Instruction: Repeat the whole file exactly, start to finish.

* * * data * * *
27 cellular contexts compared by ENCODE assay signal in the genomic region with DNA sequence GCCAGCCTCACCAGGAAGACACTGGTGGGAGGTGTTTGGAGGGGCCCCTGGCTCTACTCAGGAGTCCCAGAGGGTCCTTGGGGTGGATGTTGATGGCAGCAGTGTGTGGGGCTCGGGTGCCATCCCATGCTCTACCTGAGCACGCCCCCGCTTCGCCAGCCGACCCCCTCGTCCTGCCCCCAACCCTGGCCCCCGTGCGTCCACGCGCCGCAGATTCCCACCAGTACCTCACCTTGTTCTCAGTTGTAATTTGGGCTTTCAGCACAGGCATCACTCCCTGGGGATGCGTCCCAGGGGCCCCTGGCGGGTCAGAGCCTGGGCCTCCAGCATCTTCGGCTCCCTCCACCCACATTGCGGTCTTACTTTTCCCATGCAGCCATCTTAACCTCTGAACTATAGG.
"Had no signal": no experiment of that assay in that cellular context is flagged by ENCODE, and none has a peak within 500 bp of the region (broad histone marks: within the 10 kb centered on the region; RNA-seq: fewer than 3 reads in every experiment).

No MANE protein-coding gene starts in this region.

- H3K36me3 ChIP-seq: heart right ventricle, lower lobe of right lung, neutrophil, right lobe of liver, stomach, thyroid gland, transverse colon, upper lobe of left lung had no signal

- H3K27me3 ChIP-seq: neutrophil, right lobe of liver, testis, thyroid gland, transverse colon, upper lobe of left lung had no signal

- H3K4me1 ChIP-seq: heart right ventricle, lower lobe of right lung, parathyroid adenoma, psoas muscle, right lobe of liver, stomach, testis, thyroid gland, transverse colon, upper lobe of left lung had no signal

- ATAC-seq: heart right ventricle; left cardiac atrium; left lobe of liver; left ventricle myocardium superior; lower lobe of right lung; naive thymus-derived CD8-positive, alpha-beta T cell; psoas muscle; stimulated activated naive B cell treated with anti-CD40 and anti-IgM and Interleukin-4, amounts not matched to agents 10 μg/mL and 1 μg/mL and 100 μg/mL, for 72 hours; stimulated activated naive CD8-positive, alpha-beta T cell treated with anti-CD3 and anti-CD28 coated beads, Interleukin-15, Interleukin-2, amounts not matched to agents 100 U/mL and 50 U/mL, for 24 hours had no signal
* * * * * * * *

27 cellular contexts compared by ENCODE assay signal in the genomic region with DNA sequence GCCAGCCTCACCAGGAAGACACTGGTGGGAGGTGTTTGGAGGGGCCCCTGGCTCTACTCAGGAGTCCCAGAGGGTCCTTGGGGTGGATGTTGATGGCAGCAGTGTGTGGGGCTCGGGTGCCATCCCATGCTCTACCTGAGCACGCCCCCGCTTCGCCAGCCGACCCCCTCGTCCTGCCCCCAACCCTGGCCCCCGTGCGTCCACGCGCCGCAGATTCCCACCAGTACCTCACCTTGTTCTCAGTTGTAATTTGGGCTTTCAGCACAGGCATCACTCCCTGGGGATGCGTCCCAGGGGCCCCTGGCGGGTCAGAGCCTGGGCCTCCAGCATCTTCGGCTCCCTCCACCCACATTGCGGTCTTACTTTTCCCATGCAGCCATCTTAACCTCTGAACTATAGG.
"Had no signal": no experiment of that assay in that cellular context is flagged by ENCODE, and none has a peak within 500 bp of the region (broad histone marks: within the 10 kb centered on the region; RNA-seq: fewer than 3 reads in every experiment).

No MANE protein-coding gene starts in this region.

- H3K36me3 ChIP-seq: heart right ventricle, lower lobe of right lung, neutrophil, right lobe of liver, stomach, thyroid gland, transverse colon, upper lobe of left lung had no signal

- H3K27me3 ChIP-seq: neutrophil, right lobe of liver, testis, thyroid gland, transverse colon, upper lobe of left lung had no signal

- H3K4me1 ChIP-seq: heart right ventricle, lower lobe of right lung, parathyroid adenoma, psoas muscle, right lobe of liver, stomach, testis, thyroid gland, transverse colon, upper lobe of left lung had no signal

- ATAC-seq: heart right ventricle; left cardiac atrium; left lobe of liver; left ventricle myocardium superior; lower lobe of right lung; naive thymus-derived CD8-positive, alpha-beta T cell; psoas muscle; stimulated activated naive B cell treated with anti-CD40 and anti-IgM and Interleukin-4, amounts not matched to agents 10 μg/mL and 1 μg/mL and 100 μg/mL, for 72 hours; stimulated activated naive CD8-positive, alpha-beta T cell treated with anti-CD3 and anti-CD28 coated beads, Interleukin-15, Interleukin-2, amounts not matched to agents 100 U/mL and 50 U/mL, for 24 hours had no signal